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Five Fastest Growing Careers in Construction

For the foreseeable future, construction professionals will be in high demand. Construction occupations are expected to grow 11 percent between 2016 and 2026, faster than the 7 percent average forecast for all occupations. For construction and extraction, 758,400 new jobs are projected by 2026 according to the Bureau of Labor Statistics.

That’s an opportunity that today’s high school graduates should not pass up. Construction professionals who belong to a trade union make solid wages and receive life-changing benefits such as healthcare insurance and a pension, which can support family.

What’s more, registered apprenticeships offered by Minnesota’s construction trades offer world-class learning opportunities that are just as rigorous as a two- or four-year college degree program. High school seniors and juniors: Now is the time to act and prepare yourself to apply for a construction trades apprenticeship after you graduate (you must be a high school graduate or have earned a GED and be 18 years old).

Here are the top five fastest growing careers in construction:

1. Plumbers – 16% Growth through 2026

Plumbers deal with water pipes and water appliances. They plan how the pipes should run throughout a building and make sure they interface correctly with hot- and cold-water supplies and wastewater. Their responsibilities include the maintenance and installation of appliances that use water, like bathtubs, sinks, toilets, dishwashers and water heaters. Depending on the size of the project, they might work individually or in teams with apprentices. The work is physical and requires problem solving.

Visit the Construction Career Pathways’ Career page on Plumbers to learn about salary, benefits and to apply for apprenticeship.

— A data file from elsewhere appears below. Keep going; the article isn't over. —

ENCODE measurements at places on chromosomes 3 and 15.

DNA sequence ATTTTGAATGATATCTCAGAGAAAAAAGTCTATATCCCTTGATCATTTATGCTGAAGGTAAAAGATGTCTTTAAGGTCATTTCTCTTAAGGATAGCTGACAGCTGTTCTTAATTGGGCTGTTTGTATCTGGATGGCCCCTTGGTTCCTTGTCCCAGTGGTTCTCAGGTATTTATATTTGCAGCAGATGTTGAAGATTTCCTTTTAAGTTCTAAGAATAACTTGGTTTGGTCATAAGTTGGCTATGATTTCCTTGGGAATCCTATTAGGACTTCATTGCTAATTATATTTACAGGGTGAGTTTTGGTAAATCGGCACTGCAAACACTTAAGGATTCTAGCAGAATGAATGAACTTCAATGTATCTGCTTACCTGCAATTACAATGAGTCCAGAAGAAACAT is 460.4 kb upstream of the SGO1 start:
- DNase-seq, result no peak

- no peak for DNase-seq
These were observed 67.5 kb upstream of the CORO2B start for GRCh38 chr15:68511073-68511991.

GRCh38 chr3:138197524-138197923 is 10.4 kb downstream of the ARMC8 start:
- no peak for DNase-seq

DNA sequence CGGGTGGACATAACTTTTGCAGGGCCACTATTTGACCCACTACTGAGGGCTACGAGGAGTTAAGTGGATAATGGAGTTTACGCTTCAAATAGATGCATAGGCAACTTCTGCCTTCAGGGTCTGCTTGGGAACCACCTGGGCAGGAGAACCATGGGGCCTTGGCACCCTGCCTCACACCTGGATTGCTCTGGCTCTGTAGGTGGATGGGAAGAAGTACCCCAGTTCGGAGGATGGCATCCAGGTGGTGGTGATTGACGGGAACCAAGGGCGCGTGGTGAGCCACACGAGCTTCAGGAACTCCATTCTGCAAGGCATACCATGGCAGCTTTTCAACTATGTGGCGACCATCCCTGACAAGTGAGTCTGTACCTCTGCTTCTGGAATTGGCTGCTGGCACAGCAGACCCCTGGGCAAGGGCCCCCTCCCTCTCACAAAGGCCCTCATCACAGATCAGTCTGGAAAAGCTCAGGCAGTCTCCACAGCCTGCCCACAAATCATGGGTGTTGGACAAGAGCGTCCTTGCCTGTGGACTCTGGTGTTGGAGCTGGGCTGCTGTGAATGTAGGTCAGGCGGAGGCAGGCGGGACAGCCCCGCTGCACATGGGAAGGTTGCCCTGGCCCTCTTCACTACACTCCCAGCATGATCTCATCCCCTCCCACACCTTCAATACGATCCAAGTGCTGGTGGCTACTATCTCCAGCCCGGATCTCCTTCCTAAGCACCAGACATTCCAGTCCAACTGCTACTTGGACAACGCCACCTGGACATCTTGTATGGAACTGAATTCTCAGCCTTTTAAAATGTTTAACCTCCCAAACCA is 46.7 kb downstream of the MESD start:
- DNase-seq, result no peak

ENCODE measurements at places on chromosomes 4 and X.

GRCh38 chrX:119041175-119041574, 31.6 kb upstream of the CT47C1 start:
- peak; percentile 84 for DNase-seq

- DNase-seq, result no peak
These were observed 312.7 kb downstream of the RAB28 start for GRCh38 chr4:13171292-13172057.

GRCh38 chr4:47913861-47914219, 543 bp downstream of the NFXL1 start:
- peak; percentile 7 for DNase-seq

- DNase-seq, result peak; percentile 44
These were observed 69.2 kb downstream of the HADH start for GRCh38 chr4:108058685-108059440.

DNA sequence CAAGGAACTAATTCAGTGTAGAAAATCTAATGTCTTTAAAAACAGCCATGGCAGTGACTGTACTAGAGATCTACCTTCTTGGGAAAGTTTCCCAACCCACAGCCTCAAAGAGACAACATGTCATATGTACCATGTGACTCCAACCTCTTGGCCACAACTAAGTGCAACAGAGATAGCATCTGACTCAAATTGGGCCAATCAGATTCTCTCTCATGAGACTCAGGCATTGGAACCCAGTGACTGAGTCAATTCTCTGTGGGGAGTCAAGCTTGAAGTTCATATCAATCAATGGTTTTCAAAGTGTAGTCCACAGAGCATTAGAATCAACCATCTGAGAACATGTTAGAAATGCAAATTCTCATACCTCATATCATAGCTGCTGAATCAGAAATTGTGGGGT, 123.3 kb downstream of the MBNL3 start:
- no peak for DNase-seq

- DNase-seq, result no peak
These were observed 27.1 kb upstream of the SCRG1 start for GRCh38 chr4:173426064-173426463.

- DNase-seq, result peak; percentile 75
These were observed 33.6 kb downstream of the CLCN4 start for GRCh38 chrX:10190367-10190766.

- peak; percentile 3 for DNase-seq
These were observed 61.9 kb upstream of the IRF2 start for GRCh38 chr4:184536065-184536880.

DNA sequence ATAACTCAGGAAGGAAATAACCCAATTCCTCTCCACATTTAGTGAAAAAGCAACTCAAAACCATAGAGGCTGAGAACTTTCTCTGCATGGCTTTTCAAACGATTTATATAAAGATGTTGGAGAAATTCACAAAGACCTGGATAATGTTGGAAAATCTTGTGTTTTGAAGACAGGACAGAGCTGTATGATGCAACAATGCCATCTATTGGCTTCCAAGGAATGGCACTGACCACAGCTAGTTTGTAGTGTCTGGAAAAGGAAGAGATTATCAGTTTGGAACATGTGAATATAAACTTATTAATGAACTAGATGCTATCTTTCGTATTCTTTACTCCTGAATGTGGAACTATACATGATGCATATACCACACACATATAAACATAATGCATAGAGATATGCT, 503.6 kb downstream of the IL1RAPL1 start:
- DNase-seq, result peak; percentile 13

2. Ironworkers – 13% growth through 2026

An ironworker’s apprenticeship lasts three to four years depending upon local union requirements. Ironworkers perform a variety of tasks, working hundreds of feet above ground following strict safety precautions. This job requires reading blueprints to determine where a particular structural piece of iron fits within the edifice under construction. Ironworkers also direct crane operators and attach iron to the structures using bolts and wires or welding. You must be in excellent physical shape, have a good sense of balance, and remain cognizant at all times of strict safety requirements.

Visit the Construction Career Pathways’ Career page on Ironworkers to learn about salary, benefits and to apply for apprenticeship.

3. Construction Laborers – 13% growth through 2026

Construction laborers perform a variety of tasks at a construction site. All of the work done by laborers requires training and skills which are learned both on the job and during classroom training. Some of the work completed by laborers include digging trenches, operating or tending machines such as concrete mixers, loading and unloading materials, and cleaning or preparing a site before and after construction. Many construction laborers specialize in areas such as tearing down a building or highway and road construction.

Visit the Construction Career Pathways’ Career page on Laborers to learn about salary, benefits and to apply for apprenticeship.

4. Masons – 12% growth through 2026

Masons build the walls and structures of buildings out of concrete or bricks. The best take responsibility for the aesthetics of a finished wall, either completing it in decorative plaster, detailed brickwork or a range of other materials, including synthetics and glass. On larger projects, there is less of a distinction between block and detailed brickwork. However, masons can specialize, becoming master craftsmen or brick masons, focusing on intricate and ornate finishes for buildings and walls.

Visit the Construction Career Pathways’ Career page on Cement Masons to learn about salary, benefits and to apply for apprenticeship.

5. Heavy Equipment Operators – 12% Growth through 2026

Heavy equipment operators use a wide range of equipment at job sites: bulldozers, road graders, trench excavators and more. Operating engineers learn the trade through on-the-job training. Three- or four-year apprenticeship programs are standard and are often sponsored by unions and contractors’ associations. Apprentices must be at least 18 years old. The programs typically require 2,000 hours of on-the-job training along with 144 hours of technical training.

Visit the Construction Career Pathways’ Career page on Operating Engineers to learn about salary, benefits and to apply for apprenticeship.

Visit ConstructionCareers.org for more information about the apprenticeship process and the benefits of joining a union and starting an apprenticeship. Also resource the Careers page to learn more about the 30+ careers in Minnesota’s construction industry.